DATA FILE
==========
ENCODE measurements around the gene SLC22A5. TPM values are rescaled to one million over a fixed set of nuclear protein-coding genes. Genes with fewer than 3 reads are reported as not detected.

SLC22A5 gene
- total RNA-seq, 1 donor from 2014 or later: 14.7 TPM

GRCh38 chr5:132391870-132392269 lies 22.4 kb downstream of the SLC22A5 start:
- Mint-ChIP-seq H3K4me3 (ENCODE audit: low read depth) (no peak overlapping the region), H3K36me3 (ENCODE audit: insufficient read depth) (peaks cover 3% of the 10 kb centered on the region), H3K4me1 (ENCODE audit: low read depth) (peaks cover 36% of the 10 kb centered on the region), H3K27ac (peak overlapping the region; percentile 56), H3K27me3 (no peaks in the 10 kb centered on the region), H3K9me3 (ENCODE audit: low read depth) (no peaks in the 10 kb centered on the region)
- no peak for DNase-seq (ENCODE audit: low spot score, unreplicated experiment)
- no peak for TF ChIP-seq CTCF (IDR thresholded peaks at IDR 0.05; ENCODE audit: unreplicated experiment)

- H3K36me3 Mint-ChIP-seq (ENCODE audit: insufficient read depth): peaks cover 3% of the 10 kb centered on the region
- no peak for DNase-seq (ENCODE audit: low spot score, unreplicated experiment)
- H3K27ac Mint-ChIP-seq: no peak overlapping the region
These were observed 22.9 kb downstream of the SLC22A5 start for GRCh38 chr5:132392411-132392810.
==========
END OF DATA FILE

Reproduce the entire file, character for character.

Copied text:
ENCODE measurements around the gene SLC22A5. TPM values are rescaled to one million over a fixed set of nuclear protein-coding genes. Genes with fewer than 3 reads are reported as not detected.

SLC22A5 gene
- total RNA-seq, 1 donor from 2014 or later: 14.7 TPM

GRCh38 chr5:132391870-132392269 lies 22.4 kb downstream of the SLC22A5 start:
- Mint-ChIP-seq H3K4me3 (ENCODE audit: low read depth) (no peak overlapping the region), H3K36me3 (ENCODE audit: insufficient read depth) (peaks cover 3% of the 10 kb centered on the region), H3K4me1 (ENCODE audit: low read depth) (peaks cover 36% of the 10 kb centered on the region), H3K27ac (peak overlapping the region; percentile 56), H3K27me3 (no peaks in the 10 kb centered on the region), H3K9me3 (ENCODE audit: low read depth) (no peaks in the 10 kb centered on the region)
- no peak for DNase-seq (ENCODE audit: low spot score, unreplicated experiment)
- no peak for TF ChIP-seq CTCF (IDR thresholded peaks at IDR 0.05; ENCODE audit: unreplicated experiment)

- H3K36me3 Mint-ChIP-seq (ENCODE audit: insufficient read depth): peaks cover 3% of the 10 kb centered on the region
- no peak for DNase-seq (ENCODE audit: low spot score, unreplicated experiment)
- H3K27ac Mint-ChIP-seq: no peak overlapping the region
These were observed 22.9 kb downstream of the SLC22A5 start for GRCh38 chr5:132392411-132392810.